Even beyond the war, the Democrats have repeatedly gone limp-dick every time the Bush administration so much as raises its voice. Most recently, twelve Democrats crossed the aisle to grant immunity to phone companies who participated in Bush’s notorious wiretapping program. Before that, Democrats caved in and confirmed Mike Mukasey as attorney general after he kept his middle finger extended and refused to condemn waterboarding as torture. Democrats fattened by Wall Street also got cold feet about upsetting the country’s gazillionaires, refusing to close a tax loophole that rewarded hedge-fund managers with a tax rate less than half that paid by ordinary citizens.

Instead they simply pretend to live in fear of the Villagers, a group of ineffective toothless sycophants (Greenwald again).

… there are plenty of people who still insist that people like Chris Wallace and Brit Hume are real journalists, somehow distinguishable from the likes of Sean Hannity and Bill O’Reilly. Shouldn’t this question from Wallace, by itself, preclude that assessment? Is Wallace’s embarrassingly deferential inquiry really any different than the defining question asked of the Commander-in-Chief which exposed Jeff Gannon:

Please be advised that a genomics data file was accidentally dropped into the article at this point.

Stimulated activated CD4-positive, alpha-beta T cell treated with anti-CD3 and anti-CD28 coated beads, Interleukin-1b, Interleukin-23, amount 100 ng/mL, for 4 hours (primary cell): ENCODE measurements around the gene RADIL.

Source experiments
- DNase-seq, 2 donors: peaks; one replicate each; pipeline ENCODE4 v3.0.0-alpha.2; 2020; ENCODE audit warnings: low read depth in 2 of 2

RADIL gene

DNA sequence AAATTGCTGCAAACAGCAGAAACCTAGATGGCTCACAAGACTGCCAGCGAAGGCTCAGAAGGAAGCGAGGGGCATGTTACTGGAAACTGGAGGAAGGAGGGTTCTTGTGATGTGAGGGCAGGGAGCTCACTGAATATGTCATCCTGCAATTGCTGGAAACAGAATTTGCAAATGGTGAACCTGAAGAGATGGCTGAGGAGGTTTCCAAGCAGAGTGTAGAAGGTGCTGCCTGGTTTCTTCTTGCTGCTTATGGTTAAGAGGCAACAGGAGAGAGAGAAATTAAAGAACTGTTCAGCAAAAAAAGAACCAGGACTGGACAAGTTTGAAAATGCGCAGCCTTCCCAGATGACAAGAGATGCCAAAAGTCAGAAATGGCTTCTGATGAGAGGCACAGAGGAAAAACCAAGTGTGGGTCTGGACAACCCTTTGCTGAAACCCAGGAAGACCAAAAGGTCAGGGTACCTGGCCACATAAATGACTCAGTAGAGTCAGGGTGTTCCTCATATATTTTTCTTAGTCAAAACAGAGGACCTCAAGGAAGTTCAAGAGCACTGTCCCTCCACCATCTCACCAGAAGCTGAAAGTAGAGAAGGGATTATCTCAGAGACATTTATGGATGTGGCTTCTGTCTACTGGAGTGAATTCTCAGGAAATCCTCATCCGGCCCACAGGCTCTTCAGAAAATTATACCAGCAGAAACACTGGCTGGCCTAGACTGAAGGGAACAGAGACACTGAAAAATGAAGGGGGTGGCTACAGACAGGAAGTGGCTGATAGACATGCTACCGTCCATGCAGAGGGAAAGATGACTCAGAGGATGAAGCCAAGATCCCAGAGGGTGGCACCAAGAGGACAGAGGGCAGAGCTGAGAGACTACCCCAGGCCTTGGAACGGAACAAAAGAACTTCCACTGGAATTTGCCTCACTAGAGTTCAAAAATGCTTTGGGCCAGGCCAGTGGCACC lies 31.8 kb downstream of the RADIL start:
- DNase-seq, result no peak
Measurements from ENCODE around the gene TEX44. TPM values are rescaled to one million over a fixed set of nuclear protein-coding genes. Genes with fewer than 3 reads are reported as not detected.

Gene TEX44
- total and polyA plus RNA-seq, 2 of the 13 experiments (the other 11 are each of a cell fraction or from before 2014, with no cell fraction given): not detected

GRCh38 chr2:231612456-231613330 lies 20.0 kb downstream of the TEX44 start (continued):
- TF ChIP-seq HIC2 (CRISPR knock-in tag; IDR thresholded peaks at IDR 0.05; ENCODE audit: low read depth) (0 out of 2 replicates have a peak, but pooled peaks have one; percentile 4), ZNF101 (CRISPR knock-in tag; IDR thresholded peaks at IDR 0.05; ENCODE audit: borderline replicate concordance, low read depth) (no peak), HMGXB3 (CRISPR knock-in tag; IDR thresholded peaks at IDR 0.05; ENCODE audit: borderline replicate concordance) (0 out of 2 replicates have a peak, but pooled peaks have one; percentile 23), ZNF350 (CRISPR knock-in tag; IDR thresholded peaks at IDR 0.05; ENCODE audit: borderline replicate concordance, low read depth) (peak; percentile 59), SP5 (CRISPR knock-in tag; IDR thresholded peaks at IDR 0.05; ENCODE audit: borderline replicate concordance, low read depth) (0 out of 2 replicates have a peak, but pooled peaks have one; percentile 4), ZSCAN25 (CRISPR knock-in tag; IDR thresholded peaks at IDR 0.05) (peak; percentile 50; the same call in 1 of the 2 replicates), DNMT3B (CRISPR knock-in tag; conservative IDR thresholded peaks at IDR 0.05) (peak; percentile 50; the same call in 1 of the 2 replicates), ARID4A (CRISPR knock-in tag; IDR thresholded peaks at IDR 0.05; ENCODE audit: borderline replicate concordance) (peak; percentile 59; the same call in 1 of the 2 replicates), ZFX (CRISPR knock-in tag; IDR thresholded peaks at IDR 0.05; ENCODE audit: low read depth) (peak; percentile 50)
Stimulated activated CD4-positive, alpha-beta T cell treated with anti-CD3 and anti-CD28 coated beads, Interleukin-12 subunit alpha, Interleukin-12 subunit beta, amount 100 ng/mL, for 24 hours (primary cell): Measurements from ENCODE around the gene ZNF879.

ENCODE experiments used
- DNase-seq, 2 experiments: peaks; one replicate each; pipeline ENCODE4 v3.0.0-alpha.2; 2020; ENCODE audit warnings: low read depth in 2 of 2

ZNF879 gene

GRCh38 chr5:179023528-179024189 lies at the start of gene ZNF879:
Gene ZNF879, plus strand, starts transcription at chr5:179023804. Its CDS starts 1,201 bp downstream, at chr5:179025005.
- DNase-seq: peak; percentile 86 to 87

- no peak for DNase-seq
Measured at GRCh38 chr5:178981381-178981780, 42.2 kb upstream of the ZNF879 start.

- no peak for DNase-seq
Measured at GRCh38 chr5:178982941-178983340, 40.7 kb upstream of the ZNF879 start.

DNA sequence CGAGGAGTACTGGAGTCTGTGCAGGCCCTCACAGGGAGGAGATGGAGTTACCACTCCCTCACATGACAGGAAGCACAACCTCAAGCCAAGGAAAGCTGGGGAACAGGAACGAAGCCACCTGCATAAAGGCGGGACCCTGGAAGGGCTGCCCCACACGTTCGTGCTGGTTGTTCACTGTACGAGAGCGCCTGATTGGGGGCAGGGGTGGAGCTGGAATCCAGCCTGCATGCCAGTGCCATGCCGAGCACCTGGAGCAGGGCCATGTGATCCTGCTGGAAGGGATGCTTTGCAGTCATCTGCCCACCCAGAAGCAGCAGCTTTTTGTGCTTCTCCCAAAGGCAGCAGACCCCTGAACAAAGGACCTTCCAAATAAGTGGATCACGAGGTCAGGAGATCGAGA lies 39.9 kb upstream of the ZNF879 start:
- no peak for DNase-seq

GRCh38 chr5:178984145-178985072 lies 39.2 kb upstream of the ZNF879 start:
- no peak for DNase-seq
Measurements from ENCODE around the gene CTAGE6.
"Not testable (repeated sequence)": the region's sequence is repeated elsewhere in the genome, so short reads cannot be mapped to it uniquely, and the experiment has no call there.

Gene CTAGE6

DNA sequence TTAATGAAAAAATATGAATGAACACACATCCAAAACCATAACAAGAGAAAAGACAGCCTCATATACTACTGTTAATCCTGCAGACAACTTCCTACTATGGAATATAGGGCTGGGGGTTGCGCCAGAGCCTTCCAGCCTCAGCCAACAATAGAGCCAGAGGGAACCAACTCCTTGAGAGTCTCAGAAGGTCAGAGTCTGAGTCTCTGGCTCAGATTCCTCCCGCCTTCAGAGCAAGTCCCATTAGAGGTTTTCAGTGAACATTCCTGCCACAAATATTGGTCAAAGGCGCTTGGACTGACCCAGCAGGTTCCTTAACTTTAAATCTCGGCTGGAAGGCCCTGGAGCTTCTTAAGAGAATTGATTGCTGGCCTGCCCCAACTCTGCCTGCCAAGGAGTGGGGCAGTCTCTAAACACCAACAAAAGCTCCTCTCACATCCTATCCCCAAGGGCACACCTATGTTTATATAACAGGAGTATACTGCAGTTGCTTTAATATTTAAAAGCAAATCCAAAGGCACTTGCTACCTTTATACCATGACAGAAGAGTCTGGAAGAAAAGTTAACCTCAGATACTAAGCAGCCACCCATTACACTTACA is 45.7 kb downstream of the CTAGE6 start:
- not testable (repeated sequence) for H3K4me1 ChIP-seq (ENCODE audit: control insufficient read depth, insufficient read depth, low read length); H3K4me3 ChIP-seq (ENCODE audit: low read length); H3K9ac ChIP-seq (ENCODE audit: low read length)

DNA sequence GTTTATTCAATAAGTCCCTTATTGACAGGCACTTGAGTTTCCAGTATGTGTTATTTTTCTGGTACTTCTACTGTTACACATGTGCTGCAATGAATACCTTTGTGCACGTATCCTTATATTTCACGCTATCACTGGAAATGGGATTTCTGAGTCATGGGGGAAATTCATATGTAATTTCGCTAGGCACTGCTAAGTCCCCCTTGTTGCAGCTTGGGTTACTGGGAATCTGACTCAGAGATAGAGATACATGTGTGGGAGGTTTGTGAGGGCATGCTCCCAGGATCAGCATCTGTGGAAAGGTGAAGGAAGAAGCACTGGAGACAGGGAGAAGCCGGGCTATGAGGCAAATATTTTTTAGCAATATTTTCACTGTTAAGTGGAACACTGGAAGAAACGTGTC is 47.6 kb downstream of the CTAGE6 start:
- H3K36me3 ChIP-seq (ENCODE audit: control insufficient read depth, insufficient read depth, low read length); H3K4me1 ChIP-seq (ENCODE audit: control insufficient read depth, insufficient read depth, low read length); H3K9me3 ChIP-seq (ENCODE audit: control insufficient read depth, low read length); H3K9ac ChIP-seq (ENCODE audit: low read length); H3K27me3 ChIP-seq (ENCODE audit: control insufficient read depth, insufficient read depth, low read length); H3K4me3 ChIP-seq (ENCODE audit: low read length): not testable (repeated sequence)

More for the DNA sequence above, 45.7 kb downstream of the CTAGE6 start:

Senate Democratic leaders have painted a very bleak picture of the U.S. economy. Harry Reid was talking about soup lines. And Hillary Clinton was talking about the economy being on the verge of collapse. Yet in the same breath they say that Social Security is rock solid and there’s no crisis there. How are you going to work — you’ve said you are going to reach out to these people — how are you going to work with people who seem to have divorced themselves from reality?

Both Wallace and Gannon — with the opportunity to question the U.S. President — basically asked: “Mr. President, how do you handle so well the fact that your political opponents are so crazy, malicious and anti-American”? Just compare Gannon’s mentality (“how are you going to work with people who seem to have divorced themselves from reality?”) with Wallace’s (“are you ever puzzled by all of the concern in this country about protecting of rights of people who want to kill us?”). Brezhnev-era Pravda would have been too ashamed to ask such blatantly subservient questions of political leaders. But Chris Wallace is a Very Serious Journalist and Fox is a real news network.

Real journalists?  Yup, just like Tweety and Timmeh and Shuster and Mrs. Greenspan and Wolfie from AIPAC and Candy and Mr. Matlin and the Beckmiester of hate.

Serious.  Respected.

Pfui.

Weekend News Digest

Weekend News Digest is an Open Thread

From Yahoo News Top Stories

1 Gates in Iraq amid an explosion of violence

by Daphne Benoit, AFP

50 minutes ago

BAGHDAD (AFP) – US Defence Secretary Robert Gates arrived in Baghdad on Sunday on a surprise visit amid an explosion of violence across Iraq which officials said killed at least 35 Iraqis and 10 insurgents.

Gates, on his seventh trip to Iraq, was to meet the head of the US armed forces in the country, General David Petraeus, to discuss a possible drawdown of American troops, and top Iraqi leaders.